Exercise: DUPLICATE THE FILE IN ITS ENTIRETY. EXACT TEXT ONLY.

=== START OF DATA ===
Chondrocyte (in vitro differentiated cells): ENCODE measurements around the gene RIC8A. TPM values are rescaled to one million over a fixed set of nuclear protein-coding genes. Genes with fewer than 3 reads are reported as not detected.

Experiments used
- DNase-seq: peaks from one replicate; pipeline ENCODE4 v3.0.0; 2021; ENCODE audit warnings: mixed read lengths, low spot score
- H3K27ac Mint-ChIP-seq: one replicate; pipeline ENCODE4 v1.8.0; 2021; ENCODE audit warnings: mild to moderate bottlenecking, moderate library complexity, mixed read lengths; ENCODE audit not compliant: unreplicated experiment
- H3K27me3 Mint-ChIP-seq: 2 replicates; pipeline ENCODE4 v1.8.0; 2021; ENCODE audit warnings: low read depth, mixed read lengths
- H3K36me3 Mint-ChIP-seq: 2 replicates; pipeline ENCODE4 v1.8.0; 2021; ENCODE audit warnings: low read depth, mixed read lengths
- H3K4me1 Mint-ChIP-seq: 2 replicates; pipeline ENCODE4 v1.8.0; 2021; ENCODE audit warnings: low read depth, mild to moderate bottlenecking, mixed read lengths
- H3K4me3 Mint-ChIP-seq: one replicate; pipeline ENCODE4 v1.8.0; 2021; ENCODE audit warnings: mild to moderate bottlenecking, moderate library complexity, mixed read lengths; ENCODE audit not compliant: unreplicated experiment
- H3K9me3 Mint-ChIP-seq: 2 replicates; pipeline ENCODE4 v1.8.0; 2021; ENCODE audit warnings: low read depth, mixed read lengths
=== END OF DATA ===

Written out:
Chondrocyte (in vitro differentiated cells): ENCODE measurements around the gene RIC8A. TPM values are rescaled to one million over a fixed set of nuclear protein-coding genes. Genes with fewer than 3 reads are reported as not detected.

Experiments used
- DNase-seq: peaks from one replicate; pipeline ENCODE4 v3.0.0; 2021; ENCODE audit warnings: mixed read lengths, low spot score
- H3K27ac Mint-ChIP-seq: one replicate; pipeline ENCODE4 v1.8.0; 2021; ENCODE audit warnings: mild to moderate bottlenecking, moderate library complexity, mixed read lengths; ENCODE audit not compliant: unreplicated experiment
- H3K27me3 Mint-ChIP-seq: 2 replicates; pipeline ENCODE4 v1.8.0; 2021; ENCODE audit warnings: low read depth, mixed read lengths
- H3K36me3 Mint-ChIP-seq: 2 replicates; pipeline ENCODE4 v1.8.0; 2021; ENCODE audit warnings: low read depth, mixed read lengths
- H3K4me1 Mint-ChIP-seq: 2 replicates; pipeline ENCODE4 v1.8.0; 2021; ENCODE audit warnings: low read depth, mild to moderate bottlenecking, mixed read lengths
- H3K4me3 Mint-ChIP-seq: one replicate; pipeline ENCODE4 v1.8.0; 2021; ENCODE audit warnings: mild to moderate bottlenecking, moderate library complexity, mixed read lengths; ENCODE audit not compliant: unreplicated experiment
- H3K9me3 Mint-ChIP-seq: 2 replicates; pipeline ENCODE4 v1.8.0; 2021; ENCODE audit warnings: low read depth, mixed read lengths